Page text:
It’s no easy time to start a business, and a Kentucky startup looking to turn hemp fibers into wood has had it worse than many.
Which makes it odd that company founder Gregory Wilson is all smiles talking about prospects for his company, called Fibonacci.
First the company had to spend more than a year fighting tariffs on some Chinese-made equipment needed to press the fibrous planks. Once that was settled, the company bought booths at trade shows in both the hemp and flooring industries to start taking orders – just in time for the pandemic to shutter live events worldwide.
Both were huge obstacles for an entrepreneur trying to take his background in sustainable flooring and apply it to a new company using hemp components most producers have a hard time selling – the fibers.
“All the indicators point to, yeah, we can make it happen. … We just have to roll up our sleeves and do the work,” Wilson told Hemp Industry Daily from his factory floor in Murray, Kentucky.
Wilson started his flooring company in 2016.
Looking to return to the U.S. from China and enter the new hemp industry, he scouted locations in states with hemp pilot programs and landed on an enthusiastic offer from Murray State University in western Kentucky. The university invited him to set up shop using Kentucky hemp fibers and offered students to help get the startup going.
Fibonacci received a 10-year tax incentive worth $300,000 from the Kentucky Economic Development Finance Authority for its investment.
Fibonacci was ready to begin production in 2018. Then the U.S. entered a trade war with China and started levying tariffs on manufacturing components coming from China. Wilson had to spend more than a year fighting the tariff – a success with the help of his local member of Congress, hemp advocate and former Kentucky Agriculture Secretary Rep. James Comer.
The company finally started offering products in late 2019 and saw demand beyond the flooring industry. Fibonacci’s expanded products include:
- Picture frames.
- Wood-turning blocks.
“We’re selling stuff all over the world,” Wilson said.
But the coronavirus pandemic has slowed growth considerably – from canceled trade shows to stay-at-home orders slowing production. Fibonacci has pivoted to selling goods online.
“We need to just continue to follow the business plan and continue to provide not only the high-quality product but the experience and the story that goes along with it,” Wilson said.
Lining up customers
The hemp wood is winning praise from longtime flooring-industry veterans.
At Tennessee Wood Flooring in Sevierville, Tennessee, the hemp product is going to retail marijuana dispensaries on the West Coast and folks interested in unusual, higher-end options.
The company’s manager, Casey Montana, said the hemp composite is unusually strong and has a distinct striated appearance.
“It’s a pain in the ass, to be honest with you,” Montana said of the hemp planks with a laugh. “It’s very difficult to work with because it’s so dense. The most dense stuff that we work with is usually hickory, and it’s a good 25% more dense than hickory.”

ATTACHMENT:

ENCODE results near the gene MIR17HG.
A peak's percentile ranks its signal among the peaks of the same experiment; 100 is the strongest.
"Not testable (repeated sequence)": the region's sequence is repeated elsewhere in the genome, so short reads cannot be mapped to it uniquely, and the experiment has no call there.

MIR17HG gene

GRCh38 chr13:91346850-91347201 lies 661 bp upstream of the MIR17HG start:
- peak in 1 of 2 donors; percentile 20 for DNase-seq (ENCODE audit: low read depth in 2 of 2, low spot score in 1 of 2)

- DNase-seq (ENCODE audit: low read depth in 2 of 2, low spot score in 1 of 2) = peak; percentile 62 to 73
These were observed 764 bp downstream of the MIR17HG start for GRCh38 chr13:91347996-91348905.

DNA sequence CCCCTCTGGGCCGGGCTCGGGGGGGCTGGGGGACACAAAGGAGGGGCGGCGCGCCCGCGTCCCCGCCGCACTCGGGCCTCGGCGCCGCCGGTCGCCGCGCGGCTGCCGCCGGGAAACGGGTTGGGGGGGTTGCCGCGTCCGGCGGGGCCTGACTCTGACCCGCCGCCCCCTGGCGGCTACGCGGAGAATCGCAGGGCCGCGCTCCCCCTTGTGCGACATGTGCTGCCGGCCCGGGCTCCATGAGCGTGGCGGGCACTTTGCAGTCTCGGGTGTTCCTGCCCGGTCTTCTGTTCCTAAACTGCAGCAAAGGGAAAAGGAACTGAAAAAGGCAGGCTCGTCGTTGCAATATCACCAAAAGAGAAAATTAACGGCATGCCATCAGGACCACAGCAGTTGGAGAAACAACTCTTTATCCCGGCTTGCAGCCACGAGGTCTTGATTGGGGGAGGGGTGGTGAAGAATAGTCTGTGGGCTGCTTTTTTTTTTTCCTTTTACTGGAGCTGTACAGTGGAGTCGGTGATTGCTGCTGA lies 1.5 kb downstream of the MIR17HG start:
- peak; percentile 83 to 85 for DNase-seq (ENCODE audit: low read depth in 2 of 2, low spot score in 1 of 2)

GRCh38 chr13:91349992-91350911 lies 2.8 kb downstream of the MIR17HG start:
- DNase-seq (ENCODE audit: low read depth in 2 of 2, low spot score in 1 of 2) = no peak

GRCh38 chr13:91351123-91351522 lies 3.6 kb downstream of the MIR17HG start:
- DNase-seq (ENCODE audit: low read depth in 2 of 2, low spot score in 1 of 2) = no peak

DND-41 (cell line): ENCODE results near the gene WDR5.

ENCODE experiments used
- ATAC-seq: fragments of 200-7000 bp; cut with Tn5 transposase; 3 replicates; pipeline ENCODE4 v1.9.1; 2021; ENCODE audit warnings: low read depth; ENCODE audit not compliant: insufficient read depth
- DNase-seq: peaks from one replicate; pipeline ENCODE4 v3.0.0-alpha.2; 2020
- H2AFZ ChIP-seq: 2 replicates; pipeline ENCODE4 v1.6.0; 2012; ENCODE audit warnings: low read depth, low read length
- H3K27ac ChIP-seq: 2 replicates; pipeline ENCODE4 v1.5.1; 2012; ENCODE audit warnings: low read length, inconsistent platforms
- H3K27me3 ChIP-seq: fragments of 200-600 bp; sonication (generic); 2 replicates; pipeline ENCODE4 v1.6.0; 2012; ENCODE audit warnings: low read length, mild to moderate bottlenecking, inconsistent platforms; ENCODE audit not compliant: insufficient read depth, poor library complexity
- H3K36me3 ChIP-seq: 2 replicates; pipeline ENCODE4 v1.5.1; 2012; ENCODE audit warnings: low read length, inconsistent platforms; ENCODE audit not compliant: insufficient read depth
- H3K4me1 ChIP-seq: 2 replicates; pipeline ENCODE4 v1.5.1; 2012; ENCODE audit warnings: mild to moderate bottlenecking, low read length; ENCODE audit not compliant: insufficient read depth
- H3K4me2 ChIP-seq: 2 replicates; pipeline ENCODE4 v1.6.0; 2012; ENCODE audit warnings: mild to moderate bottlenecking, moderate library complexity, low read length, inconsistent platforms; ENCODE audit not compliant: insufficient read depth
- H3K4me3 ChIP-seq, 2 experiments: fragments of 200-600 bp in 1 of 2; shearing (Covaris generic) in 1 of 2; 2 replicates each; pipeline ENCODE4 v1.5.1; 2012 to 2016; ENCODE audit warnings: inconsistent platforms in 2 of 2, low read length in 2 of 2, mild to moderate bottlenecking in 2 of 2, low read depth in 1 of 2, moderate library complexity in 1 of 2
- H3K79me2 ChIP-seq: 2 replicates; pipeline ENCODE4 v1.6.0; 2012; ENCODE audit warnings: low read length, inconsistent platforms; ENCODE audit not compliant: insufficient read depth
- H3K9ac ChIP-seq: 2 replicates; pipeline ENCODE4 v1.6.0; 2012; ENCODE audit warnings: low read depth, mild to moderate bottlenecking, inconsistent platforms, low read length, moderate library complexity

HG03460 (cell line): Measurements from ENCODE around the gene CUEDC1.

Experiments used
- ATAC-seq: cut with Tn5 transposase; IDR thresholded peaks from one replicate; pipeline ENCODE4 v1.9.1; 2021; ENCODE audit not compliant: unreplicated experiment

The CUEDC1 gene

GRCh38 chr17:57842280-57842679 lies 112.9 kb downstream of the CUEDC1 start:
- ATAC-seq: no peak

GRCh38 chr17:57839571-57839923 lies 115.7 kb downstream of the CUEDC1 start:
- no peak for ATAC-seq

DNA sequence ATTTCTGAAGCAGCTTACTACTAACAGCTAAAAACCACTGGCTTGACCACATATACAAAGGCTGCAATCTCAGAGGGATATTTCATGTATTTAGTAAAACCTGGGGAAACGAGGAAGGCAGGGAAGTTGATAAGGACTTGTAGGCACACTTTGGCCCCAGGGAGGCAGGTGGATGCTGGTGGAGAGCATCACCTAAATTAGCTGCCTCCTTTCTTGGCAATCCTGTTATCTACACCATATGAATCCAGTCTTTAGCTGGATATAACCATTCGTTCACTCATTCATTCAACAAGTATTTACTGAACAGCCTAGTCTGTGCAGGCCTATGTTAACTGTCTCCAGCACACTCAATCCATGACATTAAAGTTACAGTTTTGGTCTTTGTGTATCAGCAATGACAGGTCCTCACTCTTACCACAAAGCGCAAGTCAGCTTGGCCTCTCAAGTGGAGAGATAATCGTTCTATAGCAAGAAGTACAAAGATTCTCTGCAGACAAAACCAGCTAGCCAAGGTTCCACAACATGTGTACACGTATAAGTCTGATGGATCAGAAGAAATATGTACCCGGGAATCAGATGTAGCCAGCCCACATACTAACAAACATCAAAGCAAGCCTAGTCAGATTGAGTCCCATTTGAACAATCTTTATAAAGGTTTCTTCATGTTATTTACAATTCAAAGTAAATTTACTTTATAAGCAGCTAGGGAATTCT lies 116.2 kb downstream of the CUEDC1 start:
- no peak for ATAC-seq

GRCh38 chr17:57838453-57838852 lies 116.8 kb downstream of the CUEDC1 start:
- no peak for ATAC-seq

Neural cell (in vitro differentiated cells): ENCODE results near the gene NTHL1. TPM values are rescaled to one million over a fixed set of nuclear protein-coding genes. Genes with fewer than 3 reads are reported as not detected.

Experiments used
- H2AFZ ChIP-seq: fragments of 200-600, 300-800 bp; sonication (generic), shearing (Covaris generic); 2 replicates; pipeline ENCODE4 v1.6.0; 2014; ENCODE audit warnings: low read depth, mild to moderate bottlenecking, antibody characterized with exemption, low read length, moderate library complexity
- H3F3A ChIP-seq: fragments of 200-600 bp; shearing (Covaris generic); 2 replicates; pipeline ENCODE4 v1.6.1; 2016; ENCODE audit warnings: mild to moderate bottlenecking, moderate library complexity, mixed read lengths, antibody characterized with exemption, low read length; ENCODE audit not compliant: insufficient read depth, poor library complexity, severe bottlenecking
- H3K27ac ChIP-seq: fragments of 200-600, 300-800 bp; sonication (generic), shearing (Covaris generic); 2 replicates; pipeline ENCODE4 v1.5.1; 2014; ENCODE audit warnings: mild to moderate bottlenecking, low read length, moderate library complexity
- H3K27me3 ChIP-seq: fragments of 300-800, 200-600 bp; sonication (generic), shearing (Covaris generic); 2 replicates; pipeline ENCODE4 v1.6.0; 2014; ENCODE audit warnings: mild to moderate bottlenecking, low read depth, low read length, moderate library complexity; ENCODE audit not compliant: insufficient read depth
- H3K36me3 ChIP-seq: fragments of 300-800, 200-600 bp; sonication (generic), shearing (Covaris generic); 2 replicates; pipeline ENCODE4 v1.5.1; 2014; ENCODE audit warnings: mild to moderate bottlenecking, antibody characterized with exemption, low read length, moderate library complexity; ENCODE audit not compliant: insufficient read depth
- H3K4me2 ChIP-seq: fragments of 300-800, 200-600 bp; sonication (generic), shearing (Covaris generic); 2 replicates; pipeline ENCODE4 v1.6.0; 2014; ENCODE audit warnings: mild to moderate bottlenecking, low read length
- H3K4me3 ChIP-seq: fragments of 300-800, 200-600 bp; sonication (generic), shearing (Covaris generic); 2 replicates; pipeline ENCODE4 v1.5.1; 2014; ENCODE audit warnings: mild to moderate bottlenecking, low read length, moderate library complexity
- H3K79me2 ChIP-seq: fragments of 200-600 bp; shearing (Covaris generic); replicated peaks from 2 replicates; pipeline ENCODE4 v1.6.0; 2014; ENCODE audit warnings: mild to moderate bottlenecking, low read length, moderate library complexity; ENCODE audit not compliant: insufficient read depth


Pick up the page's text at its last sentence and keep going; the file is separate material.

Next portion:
The toughness also stood out to Karim Bhibah, who owns custom-cabinet maker Eastland Group in Moncton, New Brunswick, in far eastern Canada.
“I’ve been dealing with wood my entire life. But when you touch hemp wood, it’s like almost like a steel,” Bhibah told Hemp Industry Daily. “It’s so heavy, so dense. So it offers that strength and durability.”
Bhibah and Montana both said the hemp wood can’t compete with traditional wood components on price yet, and not all customers like its striated appearance.
But both seemed optimistic that the price of hemp wood will fall as production expands and that customers looking for high-end custom work will give hemp a look.
“I think once it gets out there and we get some rooms seen with it, maybe in a retail space that can take a little more risk than somebody who’s going to live in their house 30 years … it will become more popular,” Montana said.
Wilson said he’s aiming to make his flooring cost about what oak flooring does by 2021, noting that hemp fiber can be had for $100 to $200 a ton.
Wilson is scouting new manufacturing locations in other U.S. states, along with Poland and Canada, and sees growth potential as the pandemic passes and new markets open.
Bhibah says the product’s future will get brighter as customers look for locally made and sustainable construction components.
“It’s obviously very environmentally sustainable,” said Bhibah, who is working with Wilson to make and distribute the product in Canada. “We can theoretically replace all of the hardwood processing now (with hemp). And needless to say, that would be a good benefit to mankind in general.”
Wilson doesn’t seem worried that some other unexpected global crisis could upend his company’s plans. After all, he’s already overcome some pretty big ones.
“Oh, in the hemp industry, everything’s crazy,” Wilson said.
Kristen Nichols can be reached at email@example.com